Weirdness Control: Participants read a cover story similar to the one from Study 4. For each video, participants were asked to rate how weird her movements were on a scale of one (Not weird) to seven (Extremely weird). See SI for full details.

Familiarity Control: Participants read a cover story similar to the one from Study 4 with the difference that they were told that the person was always communicating. For each video, participants indicated whether they recognized the gesture on a scale of one (I definitely do not recognize it) to seven (I definitely recognize it), write what they thought the gesture meant, and rate how confident they were that their previous response was the actual meaning of the gesture on a scale of one (not confident at all) to seven (extremely confident). See SI for full details.

Study 5: Study 5 was an adaptation of Study 4 for testing with the Tsimane’. Each trial consisted of a pair of videos, one basic video and either its corresponding rare version or its repetitive version, stacked vertically on an iPad. Participants were told that they would be shown two videos of a person moving and that their task was to indicate in which of the two videos the person was communicating.

To ensure participants understood the task, they first completed two warm-up trials which contrasted novel movements against familiar communicative gestures that we confirmed were well known among all three groups (hi and no). In each warm-up trial, one video showed a rare and repetitive novel movement, and the other video showed the demonstrator waving their hand, or shaking their head (warm-up trial order, and video presentation order within each trial counterbalanced across participants). Participants were then asked to identify the video where the person was saying hi or no (depending on trial). If participants answered incorrectly, the experimenter prompted participants to produce the gesture associated with the message, showed the videos again, and then asked the question once more. Participants who answered either one of the warm-up questions incorrectly twice were excluded from further participation in the study. The warm-up questions helped us to highlight the goal of the task, while also biasing participants against our predicted results (since participants had to refrain from choosing the novel rare and repetitive movements in order to pass the warm-ups).

After the warm-up, participants were told that they would now watch videos of a person from very far away who does not use gestures familiar to the participant (See SI for full script). The actor from the test videos was different from the one in the warm-up videos. Participants were then shown six pairs of videos. Three pairs contrasted a basic movement against the corresponding rare movement, and the other three pairs contrasted a basic movement against the corresponding repetitive movement. Participants never completed more than one trial with each basic movement type, and the stimuli was presented in one of four pseudo-randomized orders such that no more than two of the same video contrast type were presented consecutively (e.g., basic vs. repetitive or basic vs. rare).

Study 6: US participants completed the study on their home computer. Tsimane’ participants were read the instructions by a translator and videos were presented on an iPad (see SI for translated script and full procedure). Participants learned that they would watch videos of someone producing a body movement and that their task was to determine if the person was alone in the room or whether someone else was in the room with her. Participants watched two warm-up videos (presentation order counterbalanced). In one video, a demonstrator stopped mixing the bowl to point at something, and participants were told that the pointing suggested that there was someone else in the room. In the other video, a demonstrator stopped mixing and clapped sharply in mid-air. Participants were told that the demonstrator had killed a fly, and they might be alone in the room. Finally, participants were told that there would be another person in the room in about half of the videos.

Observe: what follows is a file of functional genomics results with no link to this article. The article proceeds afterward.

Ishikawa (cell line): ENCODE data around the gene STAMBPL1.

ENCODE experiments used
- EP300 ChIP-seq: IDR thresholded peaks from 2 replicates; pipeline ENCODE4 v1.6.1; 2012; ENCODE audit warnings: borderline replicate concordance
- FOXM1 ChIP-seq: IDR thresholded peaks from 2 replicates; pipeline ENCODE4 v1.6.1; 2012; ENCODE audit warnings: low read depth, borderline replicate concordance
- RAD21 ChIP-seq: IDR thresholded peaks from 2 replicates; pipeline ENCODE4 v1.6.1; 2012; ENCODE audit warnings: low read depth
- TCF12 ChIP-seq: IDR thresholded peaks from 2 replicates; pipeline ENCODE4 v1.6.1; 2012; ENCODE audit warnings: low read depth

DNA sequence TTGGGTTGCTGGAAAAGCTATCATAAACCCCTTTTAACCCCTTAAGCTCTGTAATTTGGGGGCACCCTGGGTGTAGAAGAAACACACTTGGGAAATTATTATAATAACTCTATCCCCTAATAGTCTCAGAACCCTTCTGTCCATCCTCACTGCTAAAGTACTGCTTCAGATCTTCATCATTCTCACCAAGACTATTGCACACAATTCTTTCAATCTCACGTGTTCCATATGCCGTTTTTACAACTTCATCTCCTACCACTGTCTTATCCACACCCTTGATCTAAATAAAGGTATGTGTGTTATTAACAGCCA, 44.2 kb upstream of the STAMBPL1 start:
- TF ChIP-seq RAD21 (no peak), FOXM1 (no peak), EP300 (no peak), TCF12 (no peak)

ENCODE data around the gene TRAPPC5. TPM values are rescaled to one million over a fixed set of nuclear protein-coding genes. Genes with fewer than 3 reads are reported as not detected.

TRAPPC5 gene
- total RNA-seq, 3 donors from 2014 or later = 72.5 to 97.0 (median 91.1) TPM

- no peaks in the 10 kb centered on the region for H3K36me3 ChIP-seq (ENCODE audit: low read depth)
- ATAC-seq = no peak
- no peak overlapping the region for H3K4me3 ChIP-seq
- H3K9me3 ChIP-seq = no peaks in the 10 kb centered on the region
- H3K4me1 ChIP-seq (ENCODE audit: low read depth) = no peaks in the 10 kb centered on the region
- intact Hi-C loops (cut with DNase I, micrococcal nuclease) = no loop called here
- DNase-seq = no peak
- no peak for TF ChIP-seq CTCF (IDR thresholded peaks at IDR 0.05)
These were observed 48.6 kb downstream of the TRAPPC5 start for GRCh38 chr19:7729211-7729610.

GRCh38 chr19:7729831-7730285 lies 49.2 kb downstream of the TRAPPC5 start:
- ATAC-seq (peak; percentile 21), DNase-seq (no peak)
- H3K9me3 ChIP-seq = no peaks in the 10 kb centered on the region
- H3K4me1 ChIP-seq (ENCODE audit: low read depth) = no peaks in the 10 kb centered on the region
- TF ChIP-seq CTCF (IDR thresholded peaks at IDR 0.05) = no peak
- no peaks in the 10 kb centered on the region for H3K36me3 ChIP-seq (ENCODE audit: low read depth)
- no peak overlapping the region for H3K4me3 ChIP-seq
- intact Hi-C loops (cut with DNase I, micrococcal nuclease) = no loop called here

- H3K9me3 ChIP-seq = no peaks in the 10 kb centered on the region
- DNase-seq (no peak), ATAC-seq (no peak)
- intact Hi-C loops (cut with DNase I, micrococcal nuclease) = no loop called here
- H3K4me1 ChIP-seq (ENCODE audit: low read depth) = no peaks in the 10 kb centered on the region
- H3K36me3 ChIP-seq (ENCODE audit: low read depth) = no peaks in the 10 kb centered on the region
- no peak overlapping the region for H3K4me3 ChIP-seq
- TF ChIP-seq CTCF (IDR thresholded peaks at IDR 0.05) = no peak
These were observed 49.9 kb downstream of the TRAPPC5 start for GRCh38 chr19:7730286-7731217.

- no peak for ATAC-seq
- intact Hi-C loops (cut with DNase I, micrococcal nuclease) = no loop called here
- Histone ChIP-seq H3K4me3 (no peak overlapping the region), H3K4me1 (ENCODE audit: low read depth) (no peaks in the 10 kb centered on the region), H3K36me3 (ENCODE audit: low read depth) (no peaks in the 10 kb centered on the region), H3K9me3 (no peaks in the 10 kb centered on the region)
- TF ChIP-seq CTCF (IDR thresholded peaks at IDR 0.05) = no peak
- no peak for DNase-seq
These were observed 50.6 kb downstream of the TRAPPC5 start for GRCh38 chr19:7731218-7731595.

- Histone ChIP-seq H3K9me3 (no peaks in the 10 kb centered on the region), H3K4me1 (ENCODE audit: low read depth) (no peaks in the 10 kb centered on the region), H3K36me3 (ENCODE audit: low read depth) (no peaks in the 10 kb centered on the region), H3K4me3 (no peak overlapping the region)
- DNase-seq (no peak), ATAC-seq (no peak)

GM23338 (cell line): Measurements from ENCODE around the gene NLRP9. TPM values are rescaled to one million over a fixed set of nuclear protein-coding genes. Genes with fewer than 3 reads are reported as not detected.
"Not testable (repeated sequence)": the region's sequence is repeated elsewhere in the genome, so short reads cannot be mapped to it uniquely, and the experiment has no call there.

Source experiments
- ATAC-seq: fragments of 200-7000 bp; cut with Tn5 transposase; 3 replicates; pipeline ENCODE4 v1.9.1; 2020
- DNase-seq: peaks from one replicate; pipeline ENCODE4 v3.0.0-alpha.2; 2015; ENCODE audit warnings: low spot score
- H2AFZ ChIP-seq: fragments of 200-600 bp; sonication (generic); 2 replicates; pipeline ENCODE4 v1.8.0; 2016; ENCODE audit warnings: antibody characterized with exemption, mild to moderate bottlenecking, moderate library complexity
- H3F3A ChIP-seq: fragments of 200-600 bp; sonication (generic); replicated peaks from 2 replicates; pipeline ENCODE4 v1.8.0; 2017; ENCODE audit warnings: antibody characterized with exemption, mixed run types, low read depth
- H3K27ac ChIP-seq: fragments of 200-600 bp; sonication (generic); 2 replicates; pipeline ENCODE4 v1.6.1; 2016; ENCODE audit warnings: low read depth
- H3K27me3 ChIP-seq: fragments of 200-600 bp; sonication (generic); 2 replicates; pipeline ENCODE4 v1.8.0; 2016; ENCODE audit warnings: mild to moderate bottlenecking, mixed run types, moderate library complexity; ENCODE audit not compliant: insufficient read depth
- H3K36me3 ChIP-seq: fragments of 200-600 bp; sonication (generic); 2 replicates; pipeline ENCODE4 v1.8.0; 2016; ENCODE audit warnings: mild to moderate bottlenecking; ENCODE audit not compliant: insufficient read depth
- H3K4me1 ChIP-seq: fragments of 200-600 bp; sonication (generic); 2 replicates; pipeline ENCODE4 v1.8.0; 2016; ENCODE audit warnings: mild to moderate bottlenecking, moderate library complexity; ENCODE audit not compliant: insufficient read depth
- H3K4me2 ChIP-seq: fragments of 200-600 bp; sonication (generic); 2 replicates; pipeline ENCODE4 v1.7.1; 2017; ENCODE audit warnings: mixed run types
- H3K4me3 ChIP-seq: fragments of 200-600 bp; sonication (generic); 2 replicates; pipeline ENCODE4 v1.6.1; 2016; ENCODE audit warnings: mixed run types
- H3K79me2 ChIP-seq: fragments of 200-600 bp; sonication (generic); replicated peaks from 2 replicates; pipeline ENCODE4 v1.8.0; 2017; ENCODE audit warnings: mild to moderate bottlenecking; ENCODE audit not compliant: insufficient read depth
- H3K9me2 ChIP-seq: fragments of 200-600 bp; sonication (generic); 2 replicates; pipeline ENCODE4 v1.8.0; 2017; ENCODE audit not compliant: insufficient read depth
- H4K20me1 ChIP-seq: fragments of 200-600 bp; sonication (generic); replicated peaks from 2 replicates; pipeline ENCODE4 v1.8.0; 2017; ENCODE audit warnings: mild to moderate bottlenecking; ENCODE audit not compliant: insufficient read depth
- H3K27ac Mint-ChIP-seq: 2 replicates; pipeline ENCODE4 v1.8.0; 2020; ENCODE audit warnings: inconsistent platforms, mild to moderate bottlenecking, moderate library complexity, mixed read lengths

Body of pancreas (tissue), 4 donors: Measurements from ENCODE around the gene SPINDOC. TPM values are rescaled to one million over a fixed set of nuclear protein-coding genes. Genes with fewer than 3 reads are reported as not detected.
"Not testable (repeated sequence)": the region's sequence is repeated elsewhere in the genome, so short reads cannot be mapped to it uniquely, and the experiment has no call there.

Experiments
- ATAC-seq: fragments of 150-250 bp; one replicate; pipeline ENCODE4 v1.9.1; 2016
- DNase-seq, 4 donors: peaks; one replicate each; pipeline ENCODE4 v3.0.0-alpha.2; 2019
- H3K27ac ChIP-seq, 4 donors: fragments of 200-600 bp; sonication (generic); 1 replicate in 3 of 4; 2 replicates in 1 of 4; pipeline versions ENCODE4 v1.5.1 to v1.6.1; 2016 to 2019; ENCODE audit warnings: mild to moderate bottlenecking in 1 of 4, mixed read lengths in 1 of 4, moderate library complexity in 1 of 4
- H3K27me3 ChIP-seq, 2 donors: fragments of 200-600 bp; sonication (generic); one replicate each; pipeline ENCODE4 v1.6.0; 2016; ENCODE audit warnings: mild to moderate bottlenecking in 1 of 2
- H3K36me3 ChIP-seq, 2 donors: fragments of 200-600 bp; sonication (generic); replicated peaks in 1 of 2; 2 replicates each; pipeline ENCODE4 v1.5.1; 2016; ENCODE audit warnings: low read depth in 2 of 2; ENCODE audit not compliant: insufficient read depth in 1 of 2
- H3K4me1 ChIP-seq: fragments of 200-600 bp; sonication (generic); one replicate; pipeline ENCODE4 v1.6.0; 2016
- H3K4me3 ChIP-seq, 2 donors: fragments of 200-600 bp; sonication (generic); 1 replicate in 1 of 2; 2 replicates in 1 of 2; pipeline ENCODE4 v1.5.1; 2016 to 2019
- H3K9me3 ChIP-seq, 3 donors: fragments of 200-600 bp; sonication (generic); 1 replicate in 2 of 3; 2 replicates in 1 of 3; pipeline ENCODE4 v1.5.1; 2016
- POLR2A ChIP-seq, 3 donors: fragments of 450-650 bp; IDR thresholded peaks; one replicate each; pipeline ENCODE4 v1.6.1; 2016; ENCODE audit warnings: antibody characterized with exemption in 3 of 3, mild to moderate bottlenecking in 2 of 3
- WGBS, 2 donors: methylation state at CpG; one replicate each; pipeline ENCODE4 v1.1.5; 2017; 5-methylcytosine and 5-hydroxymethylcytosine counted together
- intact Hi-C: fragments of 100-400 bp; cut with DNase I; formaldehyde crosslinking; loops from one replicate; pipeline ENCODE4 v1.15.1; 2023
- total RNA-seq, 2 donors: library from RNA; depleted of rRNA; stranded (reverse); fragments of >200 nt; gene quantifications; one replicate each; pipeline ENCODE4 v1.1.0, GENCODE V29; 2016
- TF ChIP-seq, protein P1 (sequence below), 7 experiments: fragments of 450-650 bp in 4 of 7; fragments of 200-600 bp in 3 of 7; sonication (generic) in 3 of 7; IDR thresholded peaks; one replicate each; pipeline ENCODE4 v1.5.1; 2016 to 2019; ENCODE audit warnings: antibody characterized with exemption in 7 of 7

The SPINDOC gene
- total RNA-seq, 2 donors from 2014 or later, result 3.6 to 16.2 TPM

The test trials consisted of the rare + repetitive videos from the low punctuality video set from Study 4 (using a different actor than the one shown in the warm-up videos). Videos were presented one at a time and Tsimane’ participants could request to watch the video again. Each participant was randomly assigned to one of four trial orders. Each trial order had three basic movement videos and three rare + repetitive videos pseudo-randomized such that two videos of the same movement type were not presented consecutively and that the participant did not see both versions of the same movement.

Study 7: US Participants completed the study on their home computer. Tsimane’ participants were read the instructions by a translator and videos were presented on an iPad (see SI for translated script and full procedure). Participants were introduced to the videos in a similar way to Study 6, except that they were now told that they would have to infer what the person was doing when they stopped cooking (without mentioning the presence or absence of any other agents). To encourage participants to explain the movements in terms of goals rather than describe the low-level features of the movements, participants were shown the same two warm-up examples from Study 6 (presentation order counterbalanced) and received an explanation for each video (explaining that in one video the person pointed to something and in the other, the person killed a fly). Participants then watched the same low punctuality rare + repetitive videos from Study 6. Each participant was randomly assigned to one of four trial orders from Study 6.

Data analysis

Data were analyzed using the same statistical tools described for Studies 1–3. Our approach to data analyses was the same as in Studies 1–3, with the difference that we also relied on permutation tests to estimate p-values associated with participant distribution of responses. See SI for analyses pre-registrations and deviations from pre-registered plan.

Compliance with ethical regulations

All studies detailed here received ethical approval from the Yale Human Subjects Committee and complied with all relevant ethical regulations. All studies conducted with the Tsimane’ also received local approval from the Grand Tsimane’ Council. Informed consent was obtained from all participants.

Reporting summary

Further information on research design is available in the Nature Research Reporting Summary linked to this article.